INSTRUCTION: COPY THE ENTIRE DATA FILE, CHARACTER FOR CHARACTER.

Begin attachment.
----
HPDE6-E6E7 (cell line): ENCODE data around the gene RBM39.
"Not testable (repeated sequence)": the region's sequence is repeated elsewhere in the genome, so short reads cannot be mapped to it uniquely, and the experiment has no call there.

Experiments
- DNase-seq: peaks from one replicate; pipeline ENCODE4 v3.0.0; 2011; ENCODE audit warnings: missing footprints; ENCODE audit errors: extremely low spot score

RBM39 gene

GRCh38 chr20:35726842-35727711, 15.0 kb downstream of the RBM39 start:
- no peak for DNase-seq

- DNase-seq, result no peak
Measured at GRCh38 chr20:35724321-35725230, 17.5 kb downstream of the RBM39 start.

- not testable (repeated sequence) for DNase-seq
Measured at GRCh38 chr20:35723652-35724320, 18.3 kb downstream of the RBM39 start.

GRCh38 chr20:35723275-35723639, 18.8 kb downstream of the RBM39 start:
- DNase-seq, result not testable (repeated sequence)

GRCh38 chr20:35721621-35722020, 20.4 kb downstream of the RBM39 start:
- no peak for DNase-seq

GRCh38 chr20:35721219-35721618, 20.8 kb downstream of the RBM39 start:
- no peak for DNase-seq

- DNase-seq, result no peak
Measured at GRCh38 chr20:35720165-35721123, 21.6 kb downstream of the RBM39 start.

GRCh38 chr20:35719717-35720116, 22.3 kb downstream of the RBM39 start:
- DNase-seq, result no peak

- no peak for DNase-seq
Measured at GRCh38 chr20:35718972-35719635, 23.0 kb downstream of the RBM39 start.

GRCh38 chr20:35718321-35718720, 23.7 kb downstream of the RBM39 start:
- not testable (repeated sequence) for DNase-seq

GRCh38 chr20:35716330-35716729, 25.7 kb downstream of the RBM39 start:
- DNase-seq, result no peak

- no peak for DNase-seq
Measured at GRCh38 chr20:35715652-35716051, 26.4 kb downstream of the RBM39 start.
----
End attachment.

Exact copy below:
HPDE6-E6E7 (cell line): ENCODE data around the gene RBM39.
"Not testable (repeated sequence)": the region's sequence is repeated elsewhere in the genome, so short reads cannot be mapped to it uniquely, and the experiment has no call there.

Experiments
- DNase-seq: peaks from one replicate; pipeline ENCODE4 v3.0.0; 2011; ENCODE audit warnings: missing footprints; ENCODE audit errors: extremely low spot score

RBM39 gene

GRCh38 chr20:35726842-35727711, 15.0 kb downstream of the RBM39 start:
- no peak for DNase-seq

- DNase-seq, result no peak
Measured at GRCh38 chr20:35724321-35725230, 17.5 kb downstream of the RBM39 start.

- not testable (repeated sequence) for DNase-seq
Measured at GRCh38 chr20:35723652-35724320, 18.3 kb downstream of the RBM39 start.

GRCh38 chr20:35723275-35723639, 18.8 kb downstream of the RBM39 start:
- DNase-seq, result not testable (repeated sequence)

GRCh38 chr20:35721621-35722020, 20.4 kb downstream of the RBM39 start:
- no peak for DNase-seq

GRCh38 chr20:35721219-35721618, 20.8 kb downstream of the RBM39 start:
- no peak for DNase-seq

- DNase-seq, result no peak
Measured at GRCh38 chr20:35720165-35721123, 21.6 kb downstream of the RBM39 start.

GRCh38 chr20:35719717-35720116, 22.3 kb downstream of the RBM39 start:
- DNase-seq, result no peak

- no peak for DNase-seq
Measured at GRCh38 chr20:35718972-35719635, 23.0 kb downstream of the RBM39 start.

GRCh38 chr20:35718321-35718720, 23.7 kb downstream of the RBM39 start:
- not testable (repeated sequence) for DNase-seq

GRCh38 chr20:35716330-35716729, 25.7 kb downstream of the RBM39 start:
- DNase-seq, result no peak

- no peak for DNase-seq
Measured at GRCh38 chr20:35715652-35716051, 26.4 kb downstream of the RBM39 start.